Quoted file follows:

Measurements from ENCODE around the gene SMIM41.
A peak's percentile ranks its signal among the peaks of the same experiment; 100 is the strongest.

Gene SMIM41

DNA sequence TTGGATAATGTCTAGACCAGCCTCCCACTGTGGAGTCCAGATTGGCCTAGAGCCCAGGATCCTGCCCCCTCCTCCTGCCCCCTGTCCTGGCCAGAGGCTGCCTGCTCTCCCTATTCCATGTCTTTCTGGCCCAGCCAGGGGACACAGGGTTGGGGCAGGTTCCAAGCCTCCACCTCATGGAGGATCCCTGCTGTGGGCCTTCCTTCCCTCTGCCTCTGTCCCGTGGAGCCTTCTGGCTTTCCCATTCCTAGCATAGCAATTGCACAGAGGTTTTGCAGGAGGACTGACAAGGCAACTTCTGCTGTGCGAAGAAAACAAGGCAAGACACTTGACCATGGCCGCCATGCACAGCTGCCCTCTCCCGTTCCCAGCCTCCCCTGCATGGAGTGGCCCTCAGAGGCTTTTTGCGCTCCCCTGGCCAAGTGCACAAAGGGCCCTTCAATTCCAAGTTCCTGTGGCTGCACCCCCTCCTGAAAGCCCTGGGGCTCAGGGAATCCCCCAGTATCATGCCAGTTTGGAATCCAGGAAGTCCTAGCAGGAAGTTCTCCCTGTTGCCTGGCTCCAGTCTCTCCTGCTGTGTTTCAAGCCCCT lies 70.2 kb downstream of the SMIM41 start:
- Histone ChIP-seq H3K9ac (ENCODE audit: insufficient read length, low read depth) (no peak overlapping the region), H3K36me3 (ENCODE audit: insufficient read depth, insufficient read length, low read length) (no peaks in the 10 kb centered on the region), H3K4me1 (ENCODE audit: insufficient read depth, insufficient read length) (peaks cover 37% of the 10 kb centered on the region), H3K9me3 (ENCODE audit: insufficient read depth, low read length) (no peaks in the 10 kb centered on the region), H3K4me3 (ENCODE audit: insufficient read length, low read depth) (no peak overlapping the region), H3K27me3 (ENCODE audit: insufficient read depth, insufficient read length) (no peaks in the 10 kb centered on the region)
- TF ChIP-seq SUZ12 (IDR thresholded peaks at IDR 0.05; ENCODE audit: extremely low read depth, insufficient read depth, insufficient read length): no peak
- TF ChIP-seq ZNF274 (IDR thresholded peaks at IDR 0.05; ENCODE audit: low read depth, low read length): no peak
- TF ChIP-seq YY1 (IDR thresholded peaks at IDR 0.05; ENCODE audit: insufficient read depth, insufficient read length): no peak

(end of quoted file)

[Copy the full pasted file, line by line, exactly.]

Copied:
Measurements from ENCODE around the gene SMIM41.
A peak's percentile ranks its signal among the peaks of the same experiment; 100 is the strongest.

Gene SMIM41

DNA sequence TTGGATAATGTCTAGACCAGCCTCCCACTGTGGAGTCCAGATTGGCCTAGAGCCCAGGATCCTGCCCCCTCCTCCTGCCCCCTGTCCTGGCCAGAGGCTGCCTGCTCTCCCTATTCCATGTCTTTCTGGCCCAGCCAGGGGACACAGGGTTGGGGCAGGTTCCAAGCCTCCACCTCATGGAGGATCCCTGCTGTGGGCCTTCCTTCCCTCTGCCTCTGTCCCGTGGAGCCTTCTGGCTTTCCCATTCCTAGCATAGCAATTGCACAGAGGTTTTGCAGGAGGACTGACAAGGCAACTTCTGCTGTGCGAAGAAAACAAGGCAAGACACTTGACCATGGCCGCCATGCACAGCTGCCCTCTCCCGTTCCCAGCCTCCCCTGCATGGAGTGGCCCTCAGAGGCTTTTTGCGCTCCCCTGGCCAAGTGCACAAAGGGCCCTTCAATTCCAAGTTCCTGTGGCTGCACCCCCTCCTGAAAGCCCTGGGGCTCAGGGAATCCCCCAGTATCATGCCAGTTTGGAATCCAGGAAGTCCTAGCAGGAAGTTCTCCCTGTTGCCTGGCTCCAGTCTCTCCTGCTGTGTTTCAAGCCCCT lies 70.2 kb downstream of the SMIM41 start:
- Histone ChIP-seq H3K9ac (ENCODE audit: insufficient read length, low read depth) (no peak overlapping the region), H3K36me3 (ENCODE audit: insufficient read depth, insufficient read length, low read length) (no peaks in the 10 kb centered on the region), H3K4me1 (ENCODE audit: insufficient read depth, insufficient read length) (peaks cover 37% of the 10 kb centered on the region), H3K9me3 (ENCODE audit: insufficient read depth, low read length) (no peaks in the 10 kb centered on the region), H3K4me3 (ENCODE audit: insufficient read length, low read depth) (no peak overlapping the region), H3K27me3 (ENCODE audit: insufficient read depth, insufficient read length) (no peaks in the 10 kb centered on the region)
- TF ChIP-seq SUZ12 (IDR thresholded peaks at IDR 0.05; ENCODE audit: extremely low read depth, insufficient read depth, insufficient read length): no peak
- TF ChIP-seq ZNF274 (IDR thresholded peaks at IDR 0.05; ENCODE audit: low read depth, low read length): no peak
- TF ChIP-seq YY1 (IDR thresholded peaks at IDR 0.05; ENCODE audit: insufficient read depth, insufficient read length): no peak